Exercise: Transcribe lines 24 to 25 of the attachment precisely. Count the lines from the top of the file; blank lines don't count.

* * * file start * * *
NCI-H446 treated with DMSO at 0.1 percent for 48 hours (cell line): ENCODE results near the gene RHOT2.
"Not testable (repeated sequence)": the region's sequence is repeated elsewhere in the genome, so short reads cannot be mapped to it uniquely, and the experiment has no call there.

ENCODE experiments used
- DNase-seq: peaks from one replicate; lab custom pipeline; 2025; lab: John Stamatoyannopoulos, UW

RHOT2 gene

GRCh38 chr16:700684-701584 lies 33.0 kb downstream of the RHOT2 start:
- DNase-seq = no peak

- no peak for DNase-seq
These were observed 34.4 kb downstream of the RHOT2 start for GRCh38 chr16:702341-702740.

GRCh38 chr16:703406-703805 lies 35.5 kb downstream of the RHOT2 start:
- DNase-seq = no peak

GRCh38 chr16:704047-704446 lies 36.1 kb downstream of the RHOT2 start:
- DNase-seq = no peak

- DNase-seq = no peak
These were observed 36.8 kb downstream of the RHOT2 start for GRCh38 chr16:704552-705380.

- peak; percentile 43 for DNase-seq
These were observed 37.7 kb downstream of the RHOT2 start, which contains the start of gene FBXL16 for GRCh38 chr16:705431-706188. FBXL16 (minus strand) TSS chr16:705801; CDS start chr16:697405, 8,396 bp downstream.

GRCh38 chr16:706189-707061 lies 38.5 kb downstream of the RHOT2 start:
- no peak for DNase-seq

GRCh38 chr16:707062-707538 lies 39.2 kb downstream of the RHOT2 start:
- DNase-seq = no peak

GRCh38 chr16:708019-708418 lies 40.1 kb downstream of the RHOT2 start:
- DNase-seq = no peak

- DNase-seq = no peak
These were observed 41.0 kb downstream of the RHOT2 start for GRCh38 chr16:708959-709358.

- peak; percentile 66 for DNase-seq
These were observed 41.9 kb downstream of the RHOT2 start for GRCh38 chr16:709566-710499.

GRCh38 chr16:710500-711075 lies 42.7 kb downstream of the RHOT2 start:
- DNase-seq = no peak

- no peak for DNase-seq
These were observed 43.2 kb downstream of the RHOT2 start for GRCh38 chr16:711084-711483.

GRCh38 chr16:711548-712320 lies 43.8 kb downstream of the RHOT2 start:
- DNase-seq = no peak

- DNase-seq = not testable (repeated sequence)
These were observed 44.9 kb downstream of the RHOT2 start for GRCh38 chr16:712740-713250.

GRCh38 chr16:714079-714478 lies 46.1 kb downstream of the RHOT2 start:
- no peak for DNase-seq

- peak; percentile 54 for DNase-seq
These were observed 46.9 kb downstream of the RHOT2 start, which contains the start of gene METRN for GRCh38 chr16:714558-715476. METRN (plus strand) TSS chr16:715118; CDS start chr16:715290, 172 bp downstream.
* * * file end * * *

- DNase-seq = no peak
These were observed 41.0 kb downstream of the RHOT2 start for GRCh38 chr16:708959-709358.